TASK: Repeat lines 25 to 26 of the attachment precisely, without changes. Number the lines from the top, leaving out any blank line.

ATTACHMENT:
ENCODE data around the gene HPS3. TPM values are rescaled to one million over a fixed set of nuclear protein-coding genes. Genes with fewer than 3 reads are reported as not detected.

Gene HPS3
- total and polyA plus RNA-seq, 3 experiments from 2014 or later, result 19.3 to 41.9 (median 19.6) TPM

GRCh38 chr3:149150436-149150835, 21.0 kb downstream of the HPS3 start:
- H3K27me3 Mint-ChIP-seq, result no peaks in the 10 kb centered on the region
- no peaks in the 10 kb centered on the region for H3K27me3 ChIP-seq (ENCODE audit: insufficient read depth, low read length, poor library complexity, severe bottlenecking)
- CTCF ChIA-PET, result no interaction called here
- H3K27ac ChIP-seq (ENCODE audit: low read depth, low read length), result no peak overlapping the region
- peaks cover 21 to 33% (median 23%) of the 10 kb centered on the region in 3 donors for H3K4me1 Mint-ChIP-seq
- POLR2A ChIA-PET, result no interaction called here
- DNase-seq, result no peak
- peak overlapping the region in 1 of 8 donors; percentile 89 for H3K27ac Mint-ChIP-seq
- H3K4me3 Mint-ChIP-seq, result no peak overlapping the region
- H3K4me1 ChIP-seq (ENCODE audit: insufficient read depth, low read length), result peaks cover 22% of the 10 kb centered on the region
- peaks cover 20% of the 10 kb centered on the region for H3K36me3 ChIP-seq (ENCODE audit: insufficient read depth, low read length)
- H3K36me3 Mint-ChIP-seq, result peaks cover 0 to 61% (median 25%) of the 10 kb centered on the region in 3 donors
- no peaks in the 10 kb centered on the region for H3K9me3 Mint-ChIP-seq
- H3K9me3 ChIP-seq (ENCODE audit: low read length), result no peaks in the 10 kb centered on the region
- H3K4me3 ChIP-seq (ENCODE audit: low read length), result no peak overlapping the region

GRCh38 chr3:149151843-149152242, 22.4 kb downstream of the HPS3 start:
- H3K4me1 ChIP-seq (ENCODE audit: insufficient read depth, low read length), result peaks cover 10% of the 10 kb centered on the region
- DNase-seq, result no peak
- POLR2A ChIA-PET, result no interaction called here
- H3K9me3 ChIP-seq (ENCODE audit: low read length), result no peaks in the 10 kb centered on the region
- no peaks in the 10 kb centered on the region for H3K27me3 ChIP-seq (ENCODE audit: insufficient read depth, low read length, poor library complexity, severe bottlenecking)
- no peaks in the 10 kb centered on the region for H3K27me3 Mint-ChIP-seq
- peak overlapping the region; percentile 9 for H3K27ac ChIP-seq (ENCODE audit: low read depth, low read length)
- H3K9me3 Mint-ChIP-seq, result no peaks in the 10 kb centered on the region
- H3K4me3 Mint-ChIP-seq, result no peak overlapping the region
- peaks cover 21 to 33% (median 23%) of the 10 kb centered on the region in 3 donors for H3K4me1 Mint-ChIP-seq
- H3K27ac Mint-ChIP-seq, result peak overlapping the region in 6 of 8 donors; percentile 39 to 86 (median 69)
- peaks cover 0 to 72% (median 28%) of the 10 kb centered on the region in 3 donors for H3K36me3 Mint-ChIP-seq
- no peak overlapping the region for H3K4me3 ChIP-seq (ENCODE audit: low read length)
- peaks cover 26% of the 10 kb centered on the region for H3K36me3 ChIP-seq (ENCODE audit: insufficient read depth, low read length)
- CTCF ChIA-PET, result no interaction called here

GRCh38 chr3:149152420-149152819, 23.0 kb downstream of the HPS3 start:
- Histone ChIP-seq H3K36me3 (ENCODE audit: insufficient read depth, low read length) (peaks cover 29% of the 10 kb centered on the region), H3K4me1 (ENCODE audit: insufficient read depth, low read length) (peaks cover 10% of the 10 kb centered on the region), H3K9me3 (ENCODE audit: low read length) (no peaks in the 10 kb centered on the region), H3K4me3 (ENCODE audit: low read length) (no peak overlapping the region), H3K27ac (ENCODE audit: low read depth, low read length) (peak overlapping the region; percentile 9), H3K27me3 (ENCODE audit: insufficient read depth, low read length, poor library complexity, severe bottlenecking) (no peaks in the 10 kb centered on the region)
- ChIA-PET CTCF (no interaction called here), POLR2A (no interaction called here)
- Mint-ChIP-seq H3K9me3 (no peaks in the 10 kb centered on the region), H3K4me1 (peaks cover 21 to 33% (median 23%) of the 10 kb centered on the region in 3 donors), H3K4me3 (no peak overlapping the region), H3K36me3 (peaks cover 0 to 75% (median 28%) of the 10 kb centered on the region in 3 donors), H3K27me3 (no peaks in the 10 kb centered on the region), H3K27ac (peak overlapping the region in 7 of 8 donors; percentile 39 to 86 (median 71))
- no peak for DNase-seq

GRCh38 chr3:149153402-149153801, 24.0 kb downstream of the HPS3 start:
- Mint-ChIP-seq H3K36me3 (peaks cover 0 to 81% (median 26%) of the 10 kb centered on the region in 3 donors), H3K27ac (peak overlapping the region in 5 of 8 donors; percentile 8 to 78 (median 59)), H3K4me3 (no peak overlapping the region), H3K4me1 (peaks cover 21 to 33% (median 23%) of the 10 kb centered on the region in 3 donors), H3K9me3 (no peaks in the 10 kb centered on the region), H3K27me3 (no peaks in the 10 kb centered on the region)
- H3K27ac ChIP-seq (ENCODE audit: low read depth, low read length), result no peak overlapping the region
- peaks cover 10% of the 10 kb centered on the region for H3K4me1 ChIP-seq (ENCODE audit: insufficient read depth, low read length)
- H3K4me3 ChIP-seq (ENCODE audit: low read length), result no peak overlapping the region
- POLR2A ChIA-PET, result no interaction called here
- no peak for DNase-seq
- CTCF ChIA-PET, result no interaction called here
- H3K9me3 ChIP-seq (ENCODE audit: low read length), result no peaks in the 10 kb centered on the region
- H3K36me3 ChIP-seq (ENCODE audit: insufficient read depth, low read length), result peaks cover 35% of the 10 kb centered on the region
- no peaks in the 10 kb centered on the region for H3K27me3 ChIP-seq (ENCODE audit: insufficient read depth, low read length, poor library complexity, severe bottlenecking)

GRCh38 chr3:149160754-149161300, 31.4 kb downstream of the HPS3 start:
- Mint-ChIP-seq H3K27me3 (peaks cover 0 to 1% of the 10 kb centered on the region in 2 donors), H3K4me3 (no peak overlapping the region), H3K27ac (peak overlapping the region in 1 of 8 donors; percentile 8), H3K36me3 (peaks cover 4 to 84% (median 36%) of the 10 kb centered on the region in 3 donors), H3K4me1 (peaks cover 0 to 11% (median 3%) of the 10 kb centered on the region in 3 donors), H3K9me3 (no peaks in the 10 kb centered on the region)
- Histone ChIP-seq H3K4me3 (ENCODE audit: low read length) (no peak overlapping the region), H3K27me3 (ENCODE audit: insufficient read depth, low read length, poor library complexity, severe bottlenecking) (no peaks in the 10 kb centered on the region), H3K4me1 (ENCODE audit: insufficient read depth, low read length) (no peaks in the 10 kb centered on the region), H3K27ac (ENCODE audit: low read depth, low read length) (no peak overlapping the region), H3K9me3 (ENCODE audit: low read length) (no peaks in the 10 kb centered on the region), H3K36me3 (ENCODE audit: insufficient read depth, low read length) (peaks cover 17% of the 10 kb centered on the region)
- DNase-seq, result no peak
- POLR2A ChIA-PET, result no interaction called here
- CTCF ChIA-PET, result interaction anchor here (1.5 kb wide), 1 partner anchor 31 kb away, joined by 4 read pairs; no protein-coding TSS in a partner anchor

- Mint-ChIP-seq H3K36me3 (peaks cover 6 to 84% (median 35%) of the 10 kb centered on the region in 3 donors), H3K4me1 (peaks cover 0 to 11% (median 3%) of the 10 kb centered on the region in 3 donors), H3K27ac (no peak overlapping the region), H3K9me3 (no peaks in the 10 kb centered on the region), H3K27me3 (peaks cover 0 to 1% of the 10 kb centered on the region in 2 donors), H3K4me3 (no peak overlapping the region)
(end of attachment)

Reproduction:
- no peaks in the 10 kb centered on the region for H3K27me3 ChIP-seq (ENCODE audit: insufficient read depth, low read length, poor library complexity, severe bottlenecking)
- no peaks in the 10 kb centered on the region for H3K27me3 Mint-ChIP-seq